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21 Jump Street: Ridiculously Fun & Hilarious Action Comedy
A purely emotional review of this film would consist of a lot of uppercase letters, a bunch of acronyms, hell yeahs, plenty of celebratory swear words and a positive slew of exclamation marks. However, we do have to be a bit more articulate than that, so here goes.
While 21 Jump Street may not be the ’best film ever’, it’s definitely the most fun we’ve had in the cinema this year – by a long shot. Jonah Hill and Channing Tatum play Schmidt and Jenko; a quintessential high school nerd and dumb jock, respectively. The duo manages to get over their mutual high school hatred of each other and bond in the Police Academy where they soon become partners and best friends. Due to their youthful appearances and highly immature ways, they’re stationed as undercover policemen in a high school where a new drug is going round; one that’s already resulted in the death of a student. Their assignment is to infiltrate the dealers and find the supplier before the drug spreads to any of the other schools. On their first day undercover though, they find that high school has completely changed. Nerds are now in, dumb jocks are out and the partners find themselves navigating through completely different high school experiences than their first time around.
What makes this film so much fun to watch is that Hill and Tatum are plainly having a ton of fun onscreen. The story is basically about two dorks who, despite their training in the Police Academy, still harbour a fantasy that being a policeman involves a ton of car chases, explosions and gunfights. They’re fundamentally immature and seem to think Die Hard is an accurate portrayal of an officer’s day to day life, but their attitude is infectious and watching the film is a rather exhilarating experience. The duo play off of each other perfectly; their comedic timing is impeccable and their relationship is so cute that at times, it’s touching. The film also has a solid supporting cast with Dave Franco as an eco-friendly drug dealer, Ice Cube as a pissed-off commanding officer, and a surprise cameo that is just too awesome to spoil!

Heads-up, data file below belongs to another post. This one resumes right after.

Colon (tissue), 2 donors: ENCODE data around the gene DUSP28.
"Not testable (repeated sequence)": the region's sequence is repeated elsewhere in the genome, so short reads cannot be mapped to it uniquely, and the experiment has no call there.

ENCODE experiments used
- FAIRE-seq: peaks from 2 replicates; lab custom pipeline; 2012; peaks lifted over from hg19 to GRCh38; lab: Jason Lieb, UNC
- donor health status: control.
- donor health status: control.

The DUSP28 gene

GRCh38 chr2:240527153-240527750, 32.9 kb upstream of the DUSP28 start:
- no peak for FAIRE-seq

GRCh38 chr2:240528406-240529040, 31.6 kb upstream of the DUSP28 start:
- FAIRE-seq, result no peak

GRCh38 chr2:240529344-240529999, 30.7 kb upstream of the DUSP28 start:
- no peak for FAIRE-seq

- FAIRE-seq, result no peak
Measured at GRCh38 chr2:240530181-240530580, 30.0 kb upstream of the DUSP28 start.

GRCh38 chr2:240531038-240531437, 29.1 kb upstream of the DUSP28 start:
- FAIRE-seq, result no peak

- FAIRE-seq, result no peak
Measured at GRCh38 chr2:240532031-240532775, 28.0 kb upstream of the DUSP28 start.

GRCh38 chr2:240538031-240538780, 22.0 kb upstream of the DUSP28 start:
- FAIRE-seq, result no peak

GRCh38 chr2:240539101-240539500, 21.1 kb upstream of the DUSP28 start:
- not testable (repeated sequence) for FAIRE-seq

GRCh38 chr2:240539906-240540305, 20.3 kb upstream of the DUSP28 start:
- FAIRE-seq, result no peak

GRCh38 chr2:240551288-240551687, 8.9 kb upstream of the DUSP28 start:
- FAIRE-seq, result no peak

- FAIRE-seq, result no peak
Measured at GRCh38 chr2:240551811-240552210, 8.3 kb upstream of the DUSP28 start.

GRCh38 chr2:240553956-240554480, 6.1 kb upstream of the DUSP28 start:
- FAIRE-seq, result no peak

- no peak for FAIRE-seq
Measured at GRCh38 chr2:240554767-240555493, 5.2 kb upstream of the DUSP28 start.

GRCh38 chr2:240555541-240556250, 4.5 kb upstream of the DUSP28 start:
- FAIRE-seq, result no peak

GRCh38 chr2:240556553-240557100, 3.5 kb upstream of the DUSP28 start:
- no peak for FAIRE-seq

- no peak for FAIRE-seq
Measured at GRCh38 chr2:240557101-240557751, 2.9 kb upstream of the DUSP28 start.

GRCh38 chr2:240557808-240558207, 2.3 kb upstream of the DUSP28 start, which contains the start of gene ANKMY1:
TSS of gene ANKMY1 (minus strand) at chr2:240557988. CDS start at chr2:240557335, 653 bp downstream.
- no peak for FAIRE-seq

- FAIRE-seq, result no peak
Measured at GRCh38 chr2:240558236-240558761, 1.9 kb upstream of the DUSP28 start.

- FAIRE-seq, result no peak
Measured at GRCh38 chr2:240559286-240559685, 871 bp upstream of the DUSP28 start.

The film isn’t just a comedy though, it has some pretty sweet action sequences as well. We get car chases, explosions, fist fights and shoot-outs galore. And despite the amount of action in the film, it’s doesn’t feel superfluous in anyway; it really manages to balance the fast pace action and humour – bringing out characters that you really end up caring for and sympathising with.
In conclusion, just go see it. It’s a ton of fun and it’s worth both your time and your money.
It should be pretty clear by now that if you’ve seen one Nicolas Sparks film - Notebook, The Last Song, A Walk to Remember - you’ve seen them all. Continuing in the trend of relentlessly sappy romantic melodramas, The Choice - adapted to the big screen by Bryan Sipe and directed by Ross Katz - will speak to those who are willing to listen. However, those who prefer their movies with a little less cheese might want to rethink their order.
Set in a small idyllic coastal town in North Carolina, the story is centred on Gabby Holland (Palmer); a medical student who has moved away from the chaotic city life for some peace and quiet while studying to become a doctor. Unfortunately, the peace she was looking for is not to be found as she has moved in next door to, Travis Shaw (Walker); a handsome veterinarian, who, along with his on-and-off girlfriend, Monica (Daddario), enjoys throwing loud parties and get-togethers, much to Gabby’s distaste.
At first, the two are at each other’s throats, with Gabby not withholding her obvious exasperation with the hunky neighbour. However, when their significant others - including Gabby’s boyfriend Ryan (Welling) - conveniently disappear from the picture for a few days, it’s not long before the two fall for one another.